Australian Journal of Zoology Australian Journal of Zoology Society
Evolutionary, molecular and comparative zoology
RESEARCH ARTICLE

Movements and distribution of dugongs (Dugong dugon) in a macro-tidal environment in northern Australia

Scott D. Whiting
+ Author Affiliations
- Author Affiliations

Faculty of Education, Health and Science, Charles Darwin University, NT 0909, Australia. Current address: Department of Natural Resources, Environment and the Arts, PO Box 496, Palmerston, NT 0830, Australia. Email: scott.whiting@nt.gov.au

Australian Journal of Zoology 56(4) 215-222 https://doi.org/10.1071/ZO08033
Submitted: 26 March 2008  Accepted: 2 October 2008   Published: 22 December 2008

Abstract

A combination of aerial surveys, community sightings and satellite tracking revealed distribution, habitat, relative densities and spatial use of individual dugongs in the Darwin region of the Northern Territory. Aerial surveys in both the wet and dry seasons estimated relatively low densities of dugongs. Most group sightings (73% of all sightings) and densities up to 0.54 dugongs km-2 occurred in one of the four blocks surveyed. This block contained the Vernon Islands and large macro-tidal algal rocky reefs. Two dugongs tracked using satellite transmitters were captured above these reefs and kept a close association with similar reef types during most of their tracking periods of 53 and 154 days. Tracking revealed that dugongs used multiple and distinct areas for periods of several days to over 80 days and utilised coastal sections of up to 300 km in length. This indicates that dugong management in the Darwin region requires the consideration of large spatial scales, multiple habitat types and rocky reef habitat. Community sightings were an important information source and revealed locations of dugongs not identified with either the aerial surveys or satellite tracking.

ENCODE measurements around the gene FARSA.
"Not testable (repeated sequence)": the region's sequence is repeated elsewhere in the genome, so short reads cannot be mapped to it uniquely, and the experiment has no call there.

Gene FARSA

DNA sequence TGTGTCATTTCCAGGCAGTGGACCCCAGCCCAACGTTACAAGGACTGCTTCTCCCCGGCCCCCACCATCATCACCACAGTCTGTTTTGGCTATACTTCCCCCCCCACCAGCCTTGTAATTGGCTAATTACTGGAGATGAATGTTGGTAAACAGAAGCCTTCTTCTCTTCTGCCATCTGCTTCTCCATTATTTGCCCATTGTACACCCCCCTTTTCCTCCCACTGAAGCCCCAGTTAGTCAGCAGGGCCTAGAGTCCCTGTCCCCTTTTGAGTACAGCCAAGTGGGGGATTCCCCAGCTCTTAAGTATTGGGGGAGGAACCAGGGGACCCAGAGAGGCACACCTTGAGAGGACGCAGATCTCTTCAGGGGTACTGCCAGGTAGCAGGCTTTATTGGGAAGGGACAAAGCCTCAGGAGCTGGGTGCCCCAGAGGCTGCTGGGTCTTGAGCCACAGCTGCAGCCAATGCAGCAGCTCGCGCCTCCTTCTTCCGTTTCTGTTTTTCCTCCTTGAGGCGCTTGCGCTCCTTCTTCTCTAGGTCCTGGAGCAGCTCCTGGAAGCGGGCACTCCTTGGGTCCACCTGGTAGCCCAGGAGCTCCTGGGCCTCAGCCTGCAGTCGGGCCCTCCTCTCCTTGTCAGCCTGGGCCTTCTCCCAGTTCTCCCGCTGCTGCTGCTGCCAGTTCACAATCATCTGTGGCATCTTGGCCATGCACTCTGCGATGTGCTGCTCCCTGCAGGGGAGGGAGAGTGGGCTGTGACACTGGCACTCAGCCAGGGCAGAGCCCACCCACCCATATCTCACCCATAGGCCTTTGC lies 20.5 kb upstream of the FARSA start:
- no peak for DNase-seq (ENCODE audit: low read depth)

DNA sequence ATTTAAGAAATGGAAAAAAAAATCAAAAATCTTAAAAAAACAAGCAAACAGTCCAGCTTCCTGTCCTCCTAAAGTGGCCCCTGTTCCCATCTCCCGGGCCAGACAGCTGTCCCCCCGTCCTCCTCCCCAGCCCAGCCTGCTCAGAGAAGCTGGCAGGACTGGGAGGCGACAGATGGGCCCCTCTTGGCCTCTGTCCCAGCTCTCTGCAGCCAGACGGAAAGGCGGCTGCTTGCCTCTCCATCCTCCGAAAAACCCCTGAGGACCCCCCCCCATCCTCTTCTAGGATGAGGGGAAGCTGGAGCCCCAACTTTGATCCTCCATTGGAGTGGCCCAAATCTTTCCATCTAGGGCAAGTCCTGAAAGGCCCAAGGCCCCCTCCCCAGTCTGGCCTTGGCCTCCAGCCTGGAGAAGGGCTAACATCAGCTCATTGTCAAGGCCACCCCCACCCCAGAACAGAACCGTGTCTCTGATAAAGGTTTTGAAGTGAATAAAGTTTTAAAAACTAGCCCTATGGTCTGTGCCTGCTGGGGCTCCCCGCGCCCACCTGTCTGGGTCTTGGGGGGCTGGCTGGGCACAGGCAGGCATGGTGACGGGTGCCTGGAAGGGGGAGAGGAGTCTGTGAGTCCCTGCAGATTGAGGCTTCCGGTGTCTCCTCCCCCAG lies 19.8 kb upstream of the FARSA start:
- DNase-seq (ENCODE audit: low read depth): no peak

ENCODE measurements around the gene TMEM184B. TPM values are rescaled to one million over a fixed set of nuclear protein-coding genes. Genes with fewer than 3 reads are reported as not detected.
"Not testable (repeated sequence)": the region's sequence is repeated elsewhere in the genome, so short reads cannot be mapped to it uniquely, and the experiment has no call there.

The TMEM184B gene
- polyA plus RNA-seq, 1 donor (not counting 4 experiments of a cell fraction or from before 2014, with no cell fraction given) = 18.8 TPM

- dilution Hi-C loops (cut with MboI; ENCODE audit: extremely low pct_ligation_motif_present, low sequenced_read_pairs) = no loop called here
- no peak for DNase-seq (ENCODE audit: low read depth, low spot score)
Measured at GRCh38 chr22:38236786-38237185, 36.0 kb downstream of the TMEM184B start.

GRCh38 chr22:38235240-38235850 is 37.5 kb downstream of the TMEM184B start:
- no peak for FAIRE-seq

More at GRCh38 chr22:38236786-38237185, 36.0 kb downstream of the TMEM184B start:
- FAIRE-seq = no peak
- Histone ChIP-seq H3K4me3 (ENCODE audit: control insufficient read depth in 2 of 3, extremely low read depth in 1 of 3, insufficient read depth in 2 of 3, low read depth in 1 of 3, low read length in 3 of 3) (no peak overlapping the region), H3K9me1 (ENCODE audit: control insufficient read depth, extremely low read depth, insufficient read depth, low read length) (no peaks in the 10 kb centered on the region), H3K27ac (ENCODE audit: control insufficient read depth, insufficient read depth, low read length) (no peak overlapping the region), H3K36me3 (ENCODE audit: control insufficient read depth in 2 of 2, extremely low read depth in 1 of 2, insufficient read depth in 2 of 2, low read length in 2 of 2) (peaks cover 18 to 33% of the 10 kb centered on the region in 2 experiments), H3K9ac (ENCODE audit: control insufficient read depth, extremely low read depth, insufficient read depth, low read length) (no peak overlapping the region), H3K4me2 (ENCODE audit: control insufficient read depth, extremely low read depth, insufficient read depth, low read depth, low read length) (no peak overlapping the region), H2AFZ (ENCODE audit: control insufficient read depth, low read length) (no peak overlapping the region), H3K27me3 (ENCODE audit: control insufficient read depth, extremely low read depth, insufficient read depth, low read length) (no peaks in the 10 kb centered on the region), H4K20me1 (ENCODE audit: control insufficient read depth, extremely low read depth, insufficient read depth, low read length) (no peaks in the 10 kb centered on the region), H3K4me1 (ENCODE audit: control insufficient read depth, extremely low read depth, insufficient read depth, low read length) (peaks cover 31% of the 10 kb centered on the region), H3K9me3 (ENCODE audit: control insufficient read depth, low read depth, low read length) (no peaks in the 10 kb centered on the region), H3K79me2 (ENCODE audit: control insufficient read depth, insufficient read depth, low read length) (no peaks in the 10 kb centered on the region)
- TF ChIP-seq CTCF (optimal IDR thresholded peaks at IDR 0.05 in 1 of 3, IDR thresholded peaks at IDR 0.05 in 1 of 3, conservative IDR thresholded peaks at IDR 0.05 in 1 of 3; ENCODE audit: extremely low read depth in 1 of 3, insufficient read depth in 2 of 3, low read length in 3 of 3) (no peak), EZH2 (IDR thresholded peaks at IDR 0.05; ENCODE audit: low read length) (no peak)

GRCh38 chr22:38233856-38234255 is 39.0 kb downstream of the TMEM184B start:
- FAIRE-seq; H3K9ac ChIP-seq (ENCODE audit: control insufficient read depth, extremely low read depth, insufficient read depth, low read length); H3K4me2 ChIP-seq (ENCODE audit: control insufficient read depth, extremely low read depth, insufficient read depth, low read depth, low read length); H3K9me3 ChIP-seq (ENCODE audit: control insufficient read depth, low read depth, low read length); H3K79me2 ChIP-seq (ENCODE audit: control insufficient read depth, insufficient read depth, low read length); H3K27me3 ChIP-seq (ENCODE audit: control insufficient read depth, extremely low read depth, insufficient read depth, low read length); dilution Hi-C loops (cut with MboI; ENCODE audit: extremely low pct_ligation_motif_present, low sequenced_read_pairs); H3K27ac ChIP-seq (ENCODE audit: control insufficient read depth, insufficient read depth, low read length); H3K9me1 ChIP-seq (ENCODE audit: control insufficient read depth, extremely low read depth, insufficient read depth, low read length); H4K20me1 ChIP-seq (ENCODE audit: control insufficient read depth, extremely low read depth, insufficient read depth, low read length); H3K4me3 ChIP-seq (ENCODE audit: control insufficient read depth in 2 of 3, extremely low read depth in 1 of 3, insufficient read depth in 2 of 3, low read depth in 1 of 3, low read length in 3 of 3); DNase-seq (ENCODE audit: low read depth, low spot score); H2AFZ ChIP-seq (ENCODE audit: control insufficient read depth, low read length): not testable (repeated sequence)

Acknowledgements

This study was funded by Coast and Cleans Seas (Natural Heritage Trust – Australian Government, 2001–2002). This project was made possible by the input from consortium members: Larrakia Nation, Belyuen Community, Conservation Volunteers Australia and the Parks and Wildlife Commission of the Northern Territory. This research was conducted with Animal Ethics Approval (Charles Darwin University) and under a research permit from Parks and Wildlife Commission of the Northern Territory. Keith Saalfeld provided advice on analysis of the aerial survey data. Special thanks to individuals who contributed to the project: Dr Michael Guinea, Chris Jones, Donna Jackson, Yasmin Alley, Tanya Panvel, Charlie Tapin, Chandra Salgado, Andrea Whiting, Dale Hardy, Simon Gummer, Erin Britton, Jessica Seemann, Juliette Labaronne and Kate Goodrich. The supply of aerial survey equipment by Dr Bob Prince, DEC, WA, was greatly appreciated. Promotion of this project was conducted by ABC Radio, NT News, Darwin and Palmerston Sun, Marine and Coastal Community Newsletter and the NT Field Naturalists Newsletter. Preliminary work was supported by The Power and Water Authority, Darwin. Ivan Lawler, Barry Russel and Andrea Whiting made valuable comments to this manuscript.


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